- Establishment: The "insider" candidates from each mainstream party got turfed out in the first round of voting, so the last two candidates to go head to head in the final round were both outsiders in one sense or another.
- Candidate Le Pen: She, during her run for President, temporarily stood down as leader of a non-mainstream political party National Front, a far-right protectionist anti-elite anti-immigration party of sorts.
- Candidate Macron: Macron is a neophyte to elected office (I think he served as an appointed civil servant once, but has been an investment banker for the last 10ish years). He seems to be a neo-liberal, globalist, centrist.
- Background: So, the election pitted these two ideologies against each other, against the backdrop of France's national situation (economical, social, national security/terrorism), and the international backdrop of Brexit and President Trump. Whoever ended up winning may not be able to get their agenda through smoothly as parliamentary elections are next month, and the President needs to work with parliament.
- Result: Macron won, by a landslide.
Macron winning has been touted to be a rebuke or rejection of the far right in France, but it doesn't seem so simple, and nor does this seem to a firm victory for the French, my reading today suggests. I guess it depends on what your measuring stick is though.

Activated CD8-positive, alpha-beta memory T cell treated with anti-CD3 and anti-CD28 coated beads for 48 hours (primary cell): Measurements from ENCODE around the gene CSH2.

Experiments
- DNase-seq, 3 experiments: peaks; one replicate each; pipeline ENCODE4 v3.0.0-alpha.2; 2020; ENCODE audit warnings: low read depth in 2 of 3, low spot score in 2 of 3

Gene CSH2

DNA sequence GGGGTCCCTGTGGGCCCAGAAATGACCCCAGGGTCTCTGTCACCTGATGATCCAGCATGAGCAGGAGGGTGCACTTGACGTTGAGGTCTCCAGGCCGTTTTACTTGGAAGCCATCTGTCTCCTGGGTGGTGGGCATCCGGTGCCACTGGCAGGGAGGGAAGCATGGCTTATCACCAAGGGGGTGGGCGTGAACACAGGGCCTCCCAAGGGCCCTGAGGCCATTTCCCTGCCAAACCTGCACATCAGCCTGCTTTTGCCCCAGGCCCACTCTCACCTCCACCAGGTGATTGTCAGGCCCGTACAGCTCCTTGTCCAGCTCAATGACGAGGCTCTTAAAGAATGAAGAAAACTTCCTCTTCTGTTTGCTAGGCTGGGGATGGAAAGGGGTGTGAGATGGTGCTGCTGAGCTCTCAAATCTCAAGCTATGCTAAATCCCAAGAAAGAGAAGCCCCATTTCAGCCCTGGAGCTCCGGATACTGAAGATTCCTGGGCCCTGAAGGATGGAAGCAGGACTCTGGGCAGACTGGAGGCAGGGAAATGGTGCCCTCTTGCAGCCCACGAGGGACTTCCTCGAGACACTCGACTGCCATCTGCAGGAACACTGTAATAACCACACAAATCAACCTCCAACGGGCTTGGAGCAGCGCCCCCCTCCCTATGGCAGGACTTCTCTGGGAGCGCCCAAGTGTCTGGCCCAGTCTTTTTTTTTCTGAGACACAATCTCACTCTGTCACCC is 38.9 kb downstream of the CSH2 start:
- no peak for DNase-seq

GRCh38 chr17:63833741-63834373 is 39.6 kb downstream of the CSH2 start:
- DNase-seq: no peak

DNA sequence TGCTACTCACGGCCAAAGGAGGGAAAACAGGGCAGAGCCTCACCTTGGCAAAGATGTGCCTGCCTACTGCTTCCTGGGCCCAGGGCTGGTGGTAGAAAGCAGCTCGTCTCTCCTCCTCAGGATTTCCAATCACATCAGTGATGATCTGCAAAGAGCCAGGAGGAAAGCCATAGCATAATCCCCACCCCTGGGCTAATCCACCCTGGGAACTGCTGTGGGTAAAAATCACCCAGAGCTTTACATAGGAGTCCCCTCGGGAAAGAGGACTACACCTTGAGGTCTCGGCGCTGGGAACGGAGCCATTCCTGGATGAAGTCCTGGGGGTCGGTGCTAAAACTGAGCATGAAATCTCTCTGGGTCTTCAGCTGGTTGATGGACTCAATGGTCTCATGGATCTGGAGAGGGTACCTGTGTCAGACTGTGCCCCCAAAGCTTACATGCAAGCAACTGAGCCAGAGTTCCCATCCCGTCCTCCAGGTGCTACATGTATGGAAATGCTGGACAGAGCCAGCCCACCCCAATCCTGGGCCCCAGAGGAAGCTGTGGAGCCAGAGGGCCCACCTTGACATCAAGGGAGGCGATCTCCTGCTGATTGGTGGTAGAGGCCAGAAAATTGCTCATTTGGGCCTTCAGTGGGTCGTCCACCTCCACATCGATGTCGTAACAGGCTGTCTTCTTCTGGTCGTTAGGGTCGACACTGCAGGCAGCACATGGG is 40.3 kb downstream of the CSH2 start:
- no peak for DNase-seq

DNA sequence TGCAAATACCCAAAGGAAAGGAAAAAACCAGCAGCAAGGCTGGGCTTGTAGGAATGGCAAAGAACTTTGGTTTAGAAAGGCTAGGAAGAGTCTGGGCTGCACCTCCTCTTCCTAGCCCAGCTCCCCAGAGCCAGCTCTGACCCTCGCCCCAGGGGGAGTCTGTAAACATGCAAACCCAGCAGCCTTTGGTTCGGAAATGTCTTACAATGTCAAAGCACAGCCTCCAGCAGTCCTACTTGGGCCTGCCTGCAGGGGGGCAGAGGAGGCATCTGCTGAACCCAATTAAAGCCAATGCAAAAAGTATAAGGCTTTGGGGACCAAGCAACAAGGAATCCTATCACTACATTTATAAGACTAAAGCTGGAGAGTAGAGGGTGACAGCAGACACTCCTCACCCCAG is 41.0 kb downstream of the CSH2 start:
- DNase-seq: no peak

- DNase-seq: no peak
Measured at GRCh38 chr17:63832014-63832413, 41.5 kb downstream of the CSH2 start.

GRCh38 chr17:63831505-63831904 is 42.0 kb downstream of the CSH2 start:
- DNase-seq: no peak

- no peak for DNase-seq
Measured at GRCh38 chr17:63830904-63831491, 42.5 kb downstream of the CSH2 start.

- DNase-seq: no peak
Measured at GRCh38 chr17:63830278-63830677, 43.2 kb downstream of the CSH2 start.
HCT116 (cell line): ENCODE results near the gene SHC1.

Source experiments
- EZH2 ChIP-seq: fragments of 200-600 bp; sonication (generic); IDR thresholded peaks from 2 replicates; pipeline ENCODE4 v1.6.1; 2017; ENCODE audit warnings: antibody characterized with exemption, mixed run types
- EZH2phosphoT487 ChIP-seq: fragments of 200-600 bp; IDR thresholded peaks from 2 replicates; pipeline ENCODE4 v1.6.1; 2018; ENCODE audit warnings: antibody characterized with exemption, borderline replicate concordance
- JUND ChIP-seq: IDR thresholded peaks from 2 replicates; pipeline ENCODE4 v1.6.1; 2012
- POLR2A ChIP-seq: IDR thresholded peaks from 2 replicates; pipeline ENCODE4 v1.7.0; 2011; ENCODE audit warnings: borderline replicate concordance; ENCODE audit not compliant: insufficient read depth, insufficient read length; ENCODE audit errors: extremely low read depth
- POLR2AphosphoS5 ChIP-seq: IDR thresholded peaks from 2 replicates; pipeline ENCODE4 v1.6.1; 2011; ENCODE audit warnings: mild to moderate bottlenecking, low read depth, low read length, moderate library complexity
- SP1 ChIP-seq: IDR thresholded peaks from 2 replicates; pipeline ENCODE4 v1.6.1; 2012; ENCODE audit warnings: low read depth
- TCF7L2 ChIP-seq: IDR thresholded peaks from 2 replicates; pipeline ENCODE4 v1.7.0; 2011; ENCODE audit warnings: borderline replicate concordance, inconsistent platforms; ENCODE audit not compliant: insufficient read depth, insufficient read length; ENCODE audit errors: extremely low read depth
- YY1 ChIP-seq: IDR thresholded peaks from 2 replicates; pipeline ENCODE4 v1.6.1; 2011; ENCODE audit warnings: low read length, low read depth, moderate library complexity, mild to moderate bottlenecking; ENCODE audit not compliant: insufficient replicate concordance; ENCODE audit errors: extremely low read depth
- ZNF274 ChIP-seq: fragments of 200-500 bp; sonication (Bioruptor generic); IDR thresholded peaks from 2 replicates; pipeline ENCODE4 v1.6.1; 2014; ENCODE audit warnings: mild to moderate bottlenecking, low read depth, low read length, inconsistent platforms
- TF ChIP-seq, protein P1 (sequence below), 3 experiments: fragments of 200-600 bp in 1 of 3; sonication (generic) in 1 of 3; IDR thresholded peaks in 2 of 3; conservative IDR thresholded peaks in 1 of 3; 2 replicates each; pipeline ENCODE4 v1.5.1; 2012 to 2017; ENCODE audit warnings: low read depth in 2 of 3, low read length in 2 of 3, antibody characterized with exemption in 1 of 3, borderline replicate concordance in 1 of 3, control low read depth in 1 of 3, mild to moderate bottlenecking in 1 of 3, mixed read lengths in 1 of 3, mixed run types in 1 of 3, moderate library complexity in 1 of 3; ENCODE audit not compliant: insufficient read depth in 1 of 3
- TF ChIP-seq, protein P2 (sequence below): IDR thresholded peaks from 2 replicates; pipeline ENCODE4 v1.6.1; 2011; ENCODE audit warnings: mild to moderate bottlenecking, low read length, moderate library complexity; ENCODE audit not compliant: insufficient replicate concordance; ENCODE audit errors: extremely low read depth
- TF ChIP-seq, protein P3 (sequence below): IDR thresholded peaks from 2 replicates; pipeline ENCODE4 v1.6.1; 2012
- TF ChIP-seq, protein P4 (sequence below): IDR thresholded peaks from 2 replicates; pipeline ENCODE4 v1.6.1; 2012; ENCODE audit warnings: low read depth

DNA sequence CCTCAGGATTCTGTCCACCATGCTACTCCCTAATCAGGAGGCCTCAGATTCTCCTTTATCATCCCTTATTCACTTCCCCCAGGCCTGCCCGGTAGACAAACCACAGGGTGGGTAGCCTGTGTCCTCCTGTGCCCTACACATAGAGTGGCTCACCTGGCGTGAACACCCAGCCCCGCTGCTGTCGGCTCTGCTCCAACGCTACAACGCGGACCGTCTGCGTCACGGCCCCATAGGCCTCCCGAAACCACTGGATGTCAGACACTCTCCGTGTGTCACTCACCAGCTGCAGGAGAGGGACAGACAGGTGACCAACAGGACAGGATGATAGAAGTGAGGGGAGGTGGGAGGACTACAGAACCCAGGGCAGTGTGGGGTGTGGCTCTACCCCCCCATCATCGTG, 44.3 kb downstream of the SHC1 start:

This Reuters article I read says that despite the stakes
- there was a near record low turnout for France (25.4% abstained)
- there was a record number of blank or spoiled ballots (11.5%)
- at 34% Le Pen nearly doubled the results the far-right National Front got in the 2002 election.
- a recent poll indicates about 59% of the people who voted Macron in did so to keep Le Pen out, not get Macron in. Only 21% of those who voted for him indicate his campaign/policies spoke to their concerns. 56% of Le Pen voters said she spoke to their concerns.
Additionally, Macron plans to overhaul France's labour market to tackle slow growth and rising unemployment, simplify the tax and pension systems, pare back regulations, reduce corporate tax cuts, cut the public sector, and spend more on education. Only the last one would give me few concerns (as it could end up in upper/middle management instead of front line staff) if I were French. The rest, coming from someone from Investment Banking does not warm me over thinking he will tackle these in a positive/progressive manner.
Edited by sierraleone, 08 May 2017 - 11:49 AM.